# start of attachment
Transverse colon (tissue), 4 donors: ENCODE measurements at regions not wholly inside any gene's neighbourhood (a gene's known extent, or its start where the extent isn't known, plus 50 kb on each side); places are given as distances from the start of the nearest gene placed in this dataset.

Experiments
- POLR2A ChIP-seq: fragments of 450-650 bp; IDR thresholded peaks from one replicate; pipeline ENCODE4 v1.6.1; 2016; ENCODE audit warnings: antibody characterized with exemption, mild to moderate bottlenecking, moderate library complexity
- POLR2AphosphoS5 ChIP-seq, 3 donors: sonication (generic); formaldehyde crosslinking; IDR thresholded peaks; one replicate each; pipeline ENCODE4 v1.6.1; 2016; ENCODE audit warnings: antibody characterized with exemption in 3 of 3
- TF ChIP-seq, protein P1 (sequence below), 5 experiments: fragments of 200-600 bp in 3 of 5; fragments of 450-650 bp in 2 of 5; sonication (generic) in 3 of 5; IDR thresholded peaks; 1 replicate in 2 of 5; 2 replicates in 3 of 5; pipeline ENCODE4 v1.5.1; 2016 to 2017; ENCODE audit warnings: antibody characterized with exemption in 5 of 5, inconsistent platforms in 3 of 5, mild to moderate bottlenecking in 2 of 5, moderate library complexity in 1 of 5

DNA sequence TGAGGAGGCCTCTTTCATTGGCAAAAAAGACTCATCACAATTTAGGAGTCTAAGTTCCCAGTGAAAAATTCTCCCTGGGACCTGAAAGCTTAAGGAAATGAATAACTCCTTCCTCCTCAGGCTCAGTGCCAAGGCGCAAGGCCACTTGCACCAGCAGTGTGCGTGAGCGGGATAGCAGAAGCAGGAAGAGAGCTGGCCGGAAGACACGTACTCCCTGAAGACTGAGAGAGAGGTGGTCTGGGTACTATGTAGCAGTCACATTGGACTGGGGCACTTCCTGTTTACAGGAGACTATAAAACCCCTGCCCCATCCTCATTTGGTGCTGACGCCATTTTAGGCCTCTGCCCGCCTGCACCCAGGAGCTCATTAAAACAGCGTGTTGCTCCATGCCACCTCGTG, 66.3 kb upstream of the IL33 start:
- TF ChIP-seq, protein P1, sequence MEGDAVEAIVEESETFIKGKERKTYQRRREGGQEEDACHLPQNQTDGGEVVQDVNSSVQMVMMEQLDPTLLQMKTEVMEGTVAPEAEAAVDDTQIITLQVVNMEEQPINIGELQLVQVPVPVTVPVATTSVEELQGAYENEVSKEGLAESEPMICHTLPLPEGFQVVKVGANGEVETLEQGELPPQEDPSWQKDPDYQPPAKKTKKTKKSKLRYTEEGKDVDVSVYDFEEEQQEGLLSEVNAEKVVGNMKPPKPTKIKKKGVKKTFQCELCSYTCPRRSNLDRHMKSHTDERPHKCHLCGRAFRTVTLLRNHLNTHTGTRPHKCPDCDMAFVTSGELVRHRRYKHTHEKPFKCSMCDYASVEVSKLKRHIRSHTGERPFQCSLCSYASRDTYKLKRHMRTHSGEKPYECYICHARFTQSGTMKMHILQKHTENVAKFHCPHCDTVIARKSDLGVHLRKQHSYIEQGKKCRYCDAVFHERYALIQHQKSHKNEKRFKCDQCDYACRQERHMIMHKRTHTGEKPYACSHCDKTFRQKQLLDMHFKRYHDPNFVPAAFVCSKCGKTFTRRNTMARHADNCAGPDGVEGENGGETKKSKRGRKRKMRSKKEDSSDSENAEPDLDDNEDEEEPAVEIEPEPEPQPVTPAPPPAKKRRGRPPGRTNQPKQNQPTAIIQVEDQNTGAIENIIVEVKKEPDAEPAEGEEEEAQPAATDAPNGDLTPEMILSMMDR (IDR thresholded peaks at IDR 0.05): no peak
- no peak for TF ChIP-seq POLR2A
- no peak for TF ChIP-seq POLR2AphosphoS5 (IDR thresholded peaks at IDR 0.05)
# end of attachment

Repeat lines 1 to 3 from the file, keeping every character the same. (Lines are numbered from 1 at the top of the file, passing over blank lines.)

Transverse colon (tissue), 4 donors: ENCODE measurements at regions not wholly inside any gene's neighbourhood (a gene's known extent, or its start where the extent isn't known, plus 50 kb on each side); places are given as distances from the start of the nearest gene placed in this dataset.

Experiments
- POLR2A ChIP-seq: fragments of 450-650 bp; IDR thresholded peaks from one replicate; pipeline ENCODE4 v1.6.1; 2016; ENCODE audit warnings: antibody characterized with exemption, mild to moderate bottlenecking, moderate library complexity